(NaturalNews) With about 60 percent of the state now limping through the worst categorical level of drought on record, California faces an unprecedented water crisis that, besides triggering shortages, stands to greatly influence the availability of fresh produce nationwide. And as far as its own residents and the residents of nearby states are concerned, there is an additional threat also waiting in the wings: the increased likelihood of earthquakes.
A new study published in the journal Nature raises some serious questions about the stability of California now that underground aquifers are plunging to record lows. All throughout the Central Valley, which grows most of the nation's lettuce, almonds and other produce, more water is being pumped out of the ground than is being put back in, a phenomenon that researchers say is causing the ground to shift.
According to a team of geologists led by Colin B. Amos from Western Washington University, the subterranean landscape beneath the earth, also known as the lithosphere, is literally separating from the land on top throughout California. The California Coast Ranges, the Tehachapi Mountains, and the southern Sierra Nevada, says TakePart's Chris Clarke, are rising by as much as three millimeters per year, or roughly an inch every 10 years.
A series of 500 GPS recorders carefully placed throughout the Central Valley and its surrounding mountains revealed that the water table throughout the area is rapidly dwindling. This means that the 176 billion-ton water load that normally holds down the lithosphere is becoming increasingly lighter, resulting in a land separation that, historically speaking, has made the ground more prone to seismic activity.
"Groundwater pumping unburdens the lithosphere," said William Hammond, a geologist at the University of Nevada and co-author of the study, as quoted by TakePart. "When you pump that much groundwater, the load gets taken away and the landscape essentially bounces up. The Sierra Nevada is rising more quickly as a result of groundwater pumping in the Great Valley."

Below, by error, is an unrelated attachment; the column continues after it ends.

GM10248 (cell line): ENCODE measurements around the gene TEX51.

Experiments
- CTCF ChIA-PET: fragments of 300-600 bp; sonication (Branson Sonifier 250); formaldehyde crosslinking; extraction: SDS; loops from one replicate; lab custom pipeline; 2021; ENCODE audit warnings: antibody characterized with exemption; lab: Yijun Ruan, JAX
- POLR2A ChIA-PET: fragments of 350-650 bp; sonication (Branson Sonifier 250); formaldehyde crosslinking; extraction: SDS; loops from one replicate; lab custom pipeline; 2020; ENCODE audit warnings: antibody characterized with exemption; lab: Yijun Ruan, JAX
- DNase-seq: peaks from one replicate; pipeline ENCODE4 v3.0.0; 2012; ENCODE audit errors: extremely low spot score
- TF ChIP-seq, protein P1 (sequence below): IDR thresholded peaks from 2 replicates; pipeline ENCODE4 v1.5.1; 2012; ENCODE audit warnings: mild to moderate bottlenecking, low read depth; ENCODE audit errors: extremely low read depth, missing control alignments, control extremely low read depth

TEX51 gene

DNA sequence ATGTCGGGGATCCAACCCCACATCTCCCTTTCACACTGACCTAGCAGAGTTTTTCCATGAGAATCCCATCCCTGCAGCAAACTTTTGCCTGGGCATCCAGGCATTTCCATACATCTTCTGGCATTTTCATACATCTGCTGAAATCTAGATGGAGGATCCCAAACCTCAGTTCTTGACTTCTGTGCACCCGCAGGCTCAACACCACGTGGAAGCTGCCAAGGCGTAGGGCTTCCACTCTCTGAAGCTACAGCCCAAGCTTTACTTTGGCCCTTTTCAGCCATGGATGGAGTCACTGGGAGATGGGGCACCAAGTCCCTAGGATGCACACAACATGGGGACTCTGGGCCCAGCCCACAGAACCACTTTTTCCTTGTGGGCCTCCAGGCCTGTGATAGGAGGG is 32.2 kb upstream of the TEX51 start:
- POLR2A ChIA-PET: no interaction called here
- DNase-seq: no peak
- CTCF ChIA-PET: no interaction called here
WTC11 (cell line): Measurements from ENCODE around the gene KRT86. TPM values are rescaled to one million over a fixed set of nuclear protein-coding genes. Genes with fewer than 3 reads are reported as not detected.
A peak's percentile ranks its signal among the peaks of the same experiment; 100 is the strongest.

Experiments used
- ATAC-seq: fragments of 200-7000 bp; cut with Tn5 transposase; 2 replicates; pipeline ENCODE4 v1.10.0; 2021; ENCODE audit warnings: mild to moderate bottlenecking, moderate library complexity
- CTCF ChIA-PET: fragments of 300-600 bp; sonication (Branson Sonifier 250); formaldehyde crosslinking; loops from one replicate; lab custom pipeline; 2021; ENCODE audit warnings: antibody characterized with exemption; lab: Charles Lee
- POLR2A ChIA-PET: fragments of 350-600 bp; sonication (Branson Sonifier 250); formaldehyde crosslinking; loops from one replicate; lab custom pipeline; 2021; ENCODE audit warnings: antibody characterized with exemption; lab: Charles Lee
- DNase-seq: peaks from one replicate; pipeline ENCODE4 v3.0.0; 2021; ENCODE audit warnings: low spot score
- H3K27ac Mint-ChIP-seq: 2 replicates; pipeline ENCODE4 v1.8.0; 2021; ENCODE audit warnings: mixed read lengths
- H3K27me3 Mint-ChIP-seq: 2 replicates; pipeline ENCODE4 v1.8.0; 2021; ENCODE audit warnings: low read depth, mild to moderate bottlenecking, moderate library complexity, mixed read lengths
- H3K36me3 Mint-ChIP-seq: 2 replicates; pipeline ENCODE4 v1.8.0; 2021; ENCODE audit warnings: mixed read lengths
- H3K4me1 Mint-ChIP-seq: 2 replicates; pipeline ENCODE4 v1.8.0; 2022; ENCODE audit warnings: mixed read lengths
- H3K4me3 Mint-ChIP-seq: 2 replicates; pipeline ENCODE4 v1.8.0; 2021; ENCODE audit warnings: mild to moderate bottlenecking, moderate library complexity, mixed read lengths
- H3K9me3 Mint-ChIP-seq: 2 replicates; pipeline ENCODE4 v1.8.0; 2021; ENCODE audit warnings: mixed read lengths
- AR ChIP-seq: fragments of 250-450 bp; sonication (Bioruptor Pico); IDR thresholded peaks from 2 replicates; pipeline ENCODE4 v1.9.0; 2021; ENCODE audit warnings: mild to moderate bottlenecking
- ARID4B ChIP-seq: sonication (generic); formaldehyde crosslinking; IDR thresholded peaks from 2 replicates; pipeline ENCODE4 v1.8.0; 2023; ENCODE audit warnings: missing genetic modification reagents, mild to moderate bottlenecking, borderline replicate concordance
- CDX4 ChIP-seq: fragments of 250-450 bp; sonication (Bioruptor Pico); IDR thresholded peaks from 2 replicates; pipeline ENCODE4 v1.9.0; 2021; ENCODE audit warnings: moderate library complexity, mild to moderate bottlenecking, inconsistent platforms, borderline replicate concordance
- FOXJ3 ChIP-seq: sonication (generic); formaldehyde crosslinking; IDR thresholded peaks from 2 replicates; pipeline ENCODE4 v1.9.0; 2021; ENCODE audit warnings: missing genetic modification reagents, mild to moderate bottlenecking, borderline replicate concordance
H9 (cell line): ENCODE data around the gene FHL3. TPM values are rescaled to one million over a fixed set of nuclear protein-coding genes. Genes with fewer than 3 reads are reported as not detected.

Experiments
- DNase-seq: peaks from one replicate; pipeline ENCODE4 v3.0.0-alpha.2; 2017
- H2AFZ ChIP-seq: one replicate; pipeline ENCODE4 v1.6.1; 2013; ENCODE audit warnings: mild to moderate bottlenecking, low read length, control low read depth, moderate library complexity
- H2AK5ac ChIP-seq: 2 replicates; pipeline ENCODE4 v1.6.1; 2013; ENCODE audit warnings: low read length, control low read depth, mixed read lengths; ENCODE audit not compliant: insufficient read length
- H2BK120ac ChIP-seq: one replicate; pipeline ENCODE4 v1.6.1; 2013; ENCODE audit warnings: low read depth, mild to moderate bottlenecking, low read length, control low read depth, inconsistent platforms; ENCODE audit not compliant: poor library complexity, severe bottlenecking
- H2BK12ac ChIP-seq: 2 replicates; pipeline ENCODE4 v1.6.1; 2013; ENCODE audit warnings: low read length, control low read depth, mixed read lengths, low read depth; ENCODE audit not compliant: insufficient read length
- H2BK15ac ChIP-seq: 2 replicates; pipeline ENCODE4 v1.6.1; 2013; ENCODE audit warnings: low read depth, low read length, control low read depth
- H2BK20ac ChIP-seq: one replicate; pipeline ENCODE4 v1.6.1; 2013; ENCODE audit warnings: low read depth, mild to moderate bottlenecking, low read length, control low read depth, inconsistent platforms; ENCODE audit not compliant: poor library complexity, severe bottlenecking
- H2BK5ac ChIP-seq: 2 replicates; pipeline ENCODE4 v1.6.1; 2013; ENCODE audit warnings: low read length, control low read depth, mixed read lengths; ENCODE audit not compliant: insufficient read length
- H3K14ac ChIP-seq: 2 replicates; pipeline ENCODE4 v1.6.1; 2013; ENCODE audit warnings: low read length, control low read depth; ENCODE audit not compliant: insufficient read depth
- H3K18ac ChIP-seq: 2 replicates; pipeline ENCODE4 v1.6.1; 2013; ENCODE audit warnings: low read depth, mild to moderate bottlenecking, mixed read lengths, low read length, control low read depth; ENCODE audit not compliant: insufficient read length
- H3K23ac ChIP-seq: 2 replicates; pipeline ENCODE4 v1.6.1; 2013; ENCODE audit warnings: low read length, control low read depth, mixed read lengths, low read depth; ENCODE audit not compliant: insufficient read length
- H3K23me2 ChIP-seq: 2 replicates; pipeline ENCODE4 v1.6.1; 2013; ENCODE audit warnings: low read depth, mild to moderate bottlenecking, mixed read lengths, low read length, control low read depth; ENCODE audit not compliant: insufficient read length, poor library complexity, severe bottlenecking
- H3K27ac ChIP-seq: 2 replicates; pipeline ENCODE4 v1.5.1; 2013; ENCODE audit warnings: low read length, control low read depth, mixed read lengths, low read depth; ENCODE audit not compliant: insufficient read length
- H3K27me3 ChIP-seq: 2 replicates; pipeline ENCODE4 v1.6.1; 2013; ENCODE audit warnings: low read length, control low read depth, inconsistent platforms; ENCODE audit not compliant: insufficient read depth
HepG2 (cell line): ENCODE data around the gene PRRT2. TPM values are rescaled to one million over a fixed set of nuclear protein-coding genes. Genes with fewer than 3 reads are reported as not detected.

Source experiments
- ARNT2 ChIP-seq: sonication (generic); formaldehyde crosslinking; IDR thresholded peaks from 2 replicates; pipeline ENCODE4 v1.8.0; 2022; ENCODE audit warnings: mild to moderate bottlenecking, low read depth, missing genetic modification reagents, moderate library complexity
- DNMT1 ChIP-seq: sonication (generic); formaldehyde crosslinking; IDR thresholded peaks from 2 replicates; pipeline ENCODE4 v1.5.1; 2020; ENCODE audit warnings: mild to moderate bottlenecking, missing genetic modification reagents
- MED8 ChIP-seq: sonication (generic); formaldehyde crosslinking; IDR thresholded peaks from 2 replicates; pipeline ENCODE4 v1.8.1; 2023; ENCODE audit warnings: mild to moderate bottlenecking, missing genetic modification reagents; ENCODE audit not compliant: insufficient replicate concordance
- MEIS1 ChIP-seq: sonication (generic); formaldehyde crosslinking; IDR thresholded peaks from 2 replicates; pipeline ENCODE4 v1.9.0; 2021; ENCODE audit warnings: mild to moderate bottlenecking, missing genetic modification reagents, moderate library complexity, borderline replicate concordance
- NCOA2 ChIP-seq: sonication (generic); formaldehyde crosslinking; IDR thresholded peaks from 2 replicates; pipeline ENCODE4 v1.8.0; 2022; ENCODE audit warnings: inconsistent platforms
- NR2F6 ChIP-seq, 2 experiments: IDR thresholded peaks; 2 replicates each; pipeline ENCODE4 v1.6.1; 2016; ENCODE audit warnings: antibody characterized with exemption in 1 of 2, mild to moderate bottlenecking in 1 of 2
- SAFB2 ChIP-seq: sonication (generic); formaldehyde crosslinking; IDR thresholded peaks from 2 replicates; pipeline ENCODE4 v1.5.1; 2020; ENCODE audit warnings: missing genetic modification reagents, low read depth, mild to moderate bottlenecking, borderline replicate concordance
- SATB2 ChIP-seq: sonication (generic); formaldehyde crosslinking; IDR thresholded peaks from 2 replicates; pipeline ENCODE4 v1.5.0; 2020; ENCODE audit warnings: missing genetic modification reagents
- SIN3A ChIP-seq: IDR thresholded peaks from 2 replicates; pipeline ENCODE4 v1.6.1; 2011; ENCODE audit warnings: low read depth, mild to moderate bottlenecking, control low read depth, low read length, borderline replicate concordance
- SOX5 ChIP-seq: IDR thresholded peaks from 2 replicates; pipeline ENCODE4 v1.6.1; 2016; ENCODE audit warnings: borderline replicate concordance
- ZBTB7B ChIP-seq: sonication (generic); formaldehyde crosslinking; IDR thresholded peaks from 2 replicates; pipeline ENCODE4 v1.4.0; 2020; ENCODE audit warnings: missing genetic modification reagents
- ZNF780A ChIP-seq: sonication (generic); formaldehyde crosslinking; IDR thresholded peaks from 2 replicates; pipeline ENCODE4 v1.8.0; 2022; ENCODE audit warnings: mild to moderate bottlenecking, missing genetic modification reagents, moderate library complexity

2011 earthquake in Spain caused by water overdrafts, say scientists
Back in 2011, a 5.2-magnitude earthquake that rocked Lorca, Spain, killing 10 people and causing extensive infrastructure damage, was found to have been caused by the overdraft of water from local aquifers. A cohort of researchers determined that, based on the fault slip pattern and movement of land at the surface, changes in aquifer volumes were the most likely cause of the quake.
"The area of fault slip correlates well with the pattern of positive Coulomb stress change that we calculate to result from the extraction of groundwater in a nearby basin aquifer," wrote the authors of a study published in the journal Nature Geoscience. "Our results imply that anthropogenic activities could influence how and when earthquakes occur."
In the Central Valley, a similar phenomenon has been documented in relation to when the most water is drawn from underground aquifers to nourish crops. In the late summer and early fall, according to geologists, the Parkfield section of the infamous San Andreas Fault system typically experiences increased seismic activity exceeding 1.25 magnitude or higher, which is also the time when the most water is drawn.
"That seasonal change means loading and unloading on the lithosphere," added Hammond. "The earth flexes up and down, and small earthquakes seem to respond to that."